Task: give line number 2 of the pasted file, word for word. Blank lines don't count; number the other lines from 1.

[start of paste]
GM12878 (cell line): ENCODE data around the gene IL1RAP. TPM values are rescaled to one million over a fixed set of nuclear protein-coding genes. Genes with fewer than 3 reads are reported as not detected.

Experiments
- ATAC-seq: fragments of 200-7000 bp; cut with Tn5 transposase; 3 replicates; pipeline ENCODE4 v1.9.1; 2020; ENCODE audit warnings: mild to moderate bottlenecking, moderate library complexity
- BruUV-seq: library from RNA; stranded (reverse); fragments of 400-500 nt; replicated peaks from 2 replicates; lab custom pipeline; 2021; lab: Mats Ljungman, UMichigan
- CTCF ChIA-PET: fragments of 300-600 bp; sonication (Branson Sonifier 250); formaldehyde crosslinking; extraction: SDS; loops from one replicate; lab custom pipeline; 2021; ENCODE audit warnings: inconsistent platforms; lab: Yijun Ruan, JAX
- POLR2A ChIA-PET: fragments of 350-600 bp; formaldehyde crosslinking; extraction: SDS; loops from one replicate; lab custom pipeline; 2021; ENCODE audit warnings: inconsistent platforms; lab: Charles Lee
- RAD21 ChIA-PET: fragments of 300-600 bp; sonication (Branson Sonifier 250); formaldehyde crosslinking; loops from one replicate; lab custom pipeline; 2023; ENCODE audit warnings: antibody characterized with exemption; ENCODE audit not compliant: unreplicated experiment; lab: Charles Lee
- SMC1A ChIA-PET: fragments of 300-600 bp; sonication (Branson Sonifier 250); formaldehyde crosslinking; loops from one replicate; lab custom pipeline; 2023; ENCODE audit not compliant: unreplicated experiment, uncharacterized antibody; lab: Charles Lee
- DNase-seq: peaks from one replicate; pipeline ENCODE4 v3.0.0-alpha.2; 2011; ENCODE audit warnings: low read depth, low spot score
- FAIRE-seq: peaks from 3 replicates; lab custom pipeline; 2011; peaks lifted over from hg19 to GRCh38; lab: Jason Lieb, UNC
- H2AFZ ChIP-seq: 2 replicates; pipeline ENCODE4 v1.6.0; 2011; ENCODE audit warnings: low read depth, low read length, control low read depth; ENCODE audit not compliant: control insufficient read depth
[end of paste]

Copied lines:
Experiments